Tuesday, April 18, 2006

Blog 5 – Charles Wallace Murry and Lucy Pevensie

There are several parallels between Charles Wallace in A Wrinkle in Time and Lucy in The Lion, the Witch and the Wardrobe. First, they are both the youngest in families of four children. While they are young, they are wise beyond their years. In Charles Wallace’s encounter with Mrs. Whatsit and Lucy’s encounter with Mr. Tumnus, we see that these youngsters are really quite bright and that they are trustworthy and excellent judges of character. Charles Wallace befriends an old lady, Mrs. Whatsit, and when he is questioned by Meg he shows the reader his direct and honest nature. “‘You’re still uneasy about [Mrs. Whatsit], aren’t you?’ Charles asked. ‘Well, yes.’ ‘Don’t be silly. She’s all right. I promise you. She’s on our side.’ ‘How do you know?’ ‘Meg,’ he said impatiently. ‘I know’” (L’Engle 28). The sense of humor brought out in just the first two chapters of the book demonstrate that Charles Wallace is much more mature than the community seems to give him credit for, and more so than even Meg and Mrs. Murry realize. “ I really must learn to read, except I’m afraid it will make if awfully hard for me in school next year if I already know things. I think it will be better if people go on thinking I’m not very bright. They won’t hate me quite so much” (30). It is in his humor that he differs from Lucy the most, but nonetheless the two youngest in these novels make it easy to remember that young children often have the most profound things to say.

For Lucy, the honor and trust under which she operates guides her through her adventures with ease and certainty that the truth is right and must be followed. Lucy finds Mr. Tumnus to be a good friend in her new world of Narnia when she arrives alone. Despite the fact that he tried to seduce her to sleep only to give her up to the White Witch, Mr. Tumnus does no such thing. In fact, he suffers at the hand of the Witch instead of Lucy once he is found out to be the traitor on the Witch’s side of the struggle. Also, the fact that Lucy refuses to let Mr. Tumnus be the sacrificial lamb for her and corrals her siblings and the Beavers to help rescue Mr. Tumnus from perils she had only dreamt about at that point, lets the reader clearly know that Lucy is no ordinary child.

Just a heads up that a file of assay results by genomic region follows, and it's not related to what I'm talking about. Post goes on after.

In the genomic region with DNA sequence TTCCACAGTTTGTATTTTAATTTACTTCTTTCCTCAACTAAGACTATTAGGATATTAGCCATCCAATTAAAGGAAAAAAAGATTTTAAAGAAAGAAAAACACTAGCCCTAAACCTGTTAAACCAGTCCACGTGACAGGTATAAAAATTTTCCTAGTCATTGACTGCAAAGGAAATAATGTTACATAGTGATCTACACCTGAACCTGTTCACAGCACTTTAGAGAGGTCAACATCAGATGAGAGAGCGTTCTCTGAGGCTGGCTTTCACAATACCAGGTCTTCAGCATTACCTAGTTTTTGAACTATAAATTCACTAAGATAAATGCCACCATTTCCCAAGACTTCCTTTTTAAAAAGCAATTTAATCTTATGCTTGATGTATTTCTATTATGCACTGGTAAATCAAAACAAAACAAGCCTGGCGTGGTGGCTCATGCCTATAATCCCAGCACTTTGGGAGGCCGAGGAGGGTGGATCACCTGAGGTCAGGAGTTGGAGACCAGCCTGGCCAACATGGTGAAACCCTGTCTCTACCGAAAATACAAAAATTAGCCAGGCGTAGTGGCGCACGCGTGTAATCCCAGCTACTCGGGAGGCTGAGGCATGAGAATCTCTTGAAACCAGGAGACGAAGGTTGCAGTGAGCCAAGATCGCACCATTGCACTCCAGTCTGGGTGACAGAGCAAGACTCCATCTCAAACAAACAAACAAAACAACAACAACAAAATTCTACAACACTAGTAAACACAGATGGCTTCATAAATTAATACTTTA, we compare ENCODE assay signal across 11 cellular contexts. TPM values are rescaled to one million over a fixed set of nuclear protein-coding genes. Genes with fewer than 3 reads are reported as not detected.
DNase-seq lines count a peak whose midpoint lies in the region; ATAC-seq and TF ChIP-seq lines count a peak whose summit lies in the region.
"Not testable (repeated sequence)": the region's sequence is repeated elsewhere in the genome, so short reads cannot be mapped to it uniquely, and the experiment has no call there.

Blogger Dale Sullivan said...

I see what you mean, though I had not thought to compare Charles Wallace with Lucy. I see him, in the larger narrative line, as falling into a trap caused by pride, and that fall is similar to Edumund's condition or Eustace's when before they meet Aslan. Nevertheless, you make a strong case for parallels with Lucy.

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